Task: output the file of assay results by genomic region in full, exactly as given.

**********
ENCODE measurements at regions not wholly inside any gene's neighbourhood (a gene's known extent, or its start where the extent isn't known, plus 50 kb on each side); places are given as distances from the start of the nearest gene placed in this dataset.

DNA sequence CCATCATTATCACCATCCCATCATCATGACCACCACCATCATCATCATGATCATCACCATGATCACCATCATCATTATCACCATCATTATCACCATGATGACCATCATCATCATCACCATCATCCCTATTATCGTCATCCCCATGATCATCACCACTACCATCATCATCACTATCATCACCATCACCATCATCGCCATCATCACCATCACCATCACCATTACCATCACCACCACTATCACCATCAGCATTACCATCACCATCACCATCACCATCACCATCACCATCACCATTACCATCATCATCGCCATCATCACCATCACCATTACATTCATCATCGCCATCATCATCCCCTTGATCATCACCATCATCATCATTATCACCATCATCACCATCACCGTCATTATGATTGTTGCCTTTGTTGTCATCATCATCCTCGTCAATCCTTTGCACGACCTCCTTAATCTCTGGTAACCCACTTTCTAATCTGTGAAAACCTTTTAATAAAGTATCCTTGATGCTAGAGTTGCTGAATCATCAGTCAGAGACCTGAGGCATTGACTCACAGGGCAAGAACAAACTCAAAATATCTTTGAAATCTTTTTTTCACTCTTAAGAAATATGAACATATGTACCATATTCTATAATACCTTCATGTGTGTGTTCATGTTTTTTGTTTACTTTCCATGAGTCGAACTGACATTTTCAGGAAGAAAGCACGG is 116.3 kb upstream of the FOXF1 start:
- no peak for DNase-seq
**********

ENCODE measurements at regions not wholly inside any gene's neighbourhood (a gene's known extent, or its start where the extent isn't known, plus 50 kb on each side); places are given as distances from the start of the nearest gene placed in this dataset.

DNA sequence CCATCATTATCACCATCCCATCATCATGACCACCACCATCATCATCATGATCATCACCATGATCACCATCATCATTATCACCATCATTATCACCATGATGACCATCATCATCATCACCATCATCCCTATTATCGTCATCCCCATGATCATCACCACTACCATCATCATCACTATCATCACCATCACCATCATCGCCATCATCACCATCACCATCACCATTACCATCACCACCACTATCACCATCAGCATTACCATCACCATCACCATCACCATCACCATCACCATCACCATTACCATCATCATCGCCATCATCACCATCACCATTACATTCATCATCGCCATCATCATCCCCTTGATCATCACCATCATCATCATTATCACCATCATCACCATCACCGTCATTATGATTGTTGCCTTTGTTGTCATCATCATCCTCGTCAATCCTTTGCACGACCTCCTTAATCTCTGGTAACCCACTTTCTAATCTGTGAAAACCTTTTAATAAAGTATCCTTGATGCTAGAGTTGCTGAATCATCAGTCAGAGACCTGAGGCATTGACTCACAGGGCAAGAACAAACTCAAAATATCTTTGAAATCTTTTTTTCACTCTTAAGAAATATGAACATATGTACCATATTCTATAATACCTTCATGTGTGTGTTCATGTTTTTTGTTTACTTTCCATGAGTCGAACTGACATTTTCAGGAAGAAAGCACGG is 116.3 kb upstream of the FOXF1 start:
- no peak for DNase-seq